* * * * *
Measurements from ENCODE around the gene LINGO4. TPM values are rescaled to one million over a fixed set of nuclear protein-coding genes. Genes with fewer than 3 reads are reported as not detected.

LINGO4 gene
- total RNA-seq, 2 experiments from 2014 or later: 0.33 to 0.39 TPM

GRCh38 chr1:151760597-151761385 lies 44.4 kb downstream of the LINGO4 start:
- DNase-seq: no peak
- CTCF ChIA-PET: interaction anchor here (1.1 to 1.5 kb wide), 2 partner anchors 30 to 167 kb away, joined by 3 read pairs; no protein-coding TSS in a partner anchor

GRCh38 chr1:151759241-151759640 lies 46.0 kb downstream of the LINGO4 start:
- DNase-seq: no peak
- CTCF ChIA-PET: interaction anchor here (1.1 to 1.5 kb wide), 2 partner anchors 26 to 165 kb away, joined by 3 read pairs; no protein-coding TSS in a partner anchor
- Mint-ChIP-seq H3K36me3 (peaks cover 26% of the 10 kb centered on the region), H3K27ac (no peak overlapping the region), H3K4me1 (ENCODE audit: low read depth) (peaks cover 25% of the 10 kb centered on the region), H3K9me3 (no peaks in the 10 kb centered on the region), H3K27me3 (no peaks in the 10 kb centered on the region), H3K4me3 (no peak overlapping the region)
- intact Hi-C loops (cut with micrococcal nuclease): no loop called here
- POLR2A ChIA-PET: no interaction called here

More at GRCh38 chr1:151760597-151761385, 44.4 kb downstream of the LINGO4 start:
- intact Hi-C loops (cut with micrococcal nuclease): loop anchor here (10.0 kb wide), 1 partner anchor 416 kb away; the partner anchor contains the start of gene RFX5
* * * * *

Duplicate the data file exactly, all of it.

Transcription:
Measurements from ENCODE around the gene LINGO4. TPM values are rescaled to one million over a fixed set of nuclear protein-coding genes. Genes with fewer than 3 reads are reported as not detected.

LINGO4 gene
- total RNA-seq, 2 experiments from 2014 or later: 0.33 to 0.39 TPM

GRCh38 chr1:151760597-151761385 lies 44.4 kb downstream of the LINGO4 start:
- DNase-seq: no peak
- CTCF ChIA-PET: interaction anchor here (1.1 to 1.5 kb wide), 2 partner anchors 30 to 167 kb away, joined by 3 read pairs; no protein-coding TSS in a partner anchor

GRCh38 chr1:151759241-151759640 lies 46.0 kb downstream of the LINGO4 start:
- DNase-seq: no peak
- CTCF ChIA-PET: interaction anchor here (1.1 to 1.5 kb wide), 2 partner anchors 26 to 165 kb away, joined by 3 read pairs; no protein-coding TSS in a partner anchor
- Mint-ChIP-seq H3K36me3 (peaks cover 26% of the 10 kb centered on the region), H3K27ac (no peak overlapping the region), H3K4me1 (ENCODE audit: low read depth) (peaks cover 25% of the 10 kb centered on the region), H3K9me3 (no peaks in the 10 kb centered on the region), H3K27me3 (no peaks in the 10 kb centered on the region), H3K4me3 (no peak overlapping the region)
- intact Hi-C loops (cut with micrococcal nuclease): no loop called here
- POLR2A ChIA-PET: no interaction called here

More at GRCh38 chr1:151760597-151761385, 44.4 kb downstream of the LINGO4 start:
- intact Hi-C loops (cut with micrococcal nuclease): loop anchor here (10.0 kb wide), 1 partner anchor 416 kb away; the partner anchor contains the start of gene RFX5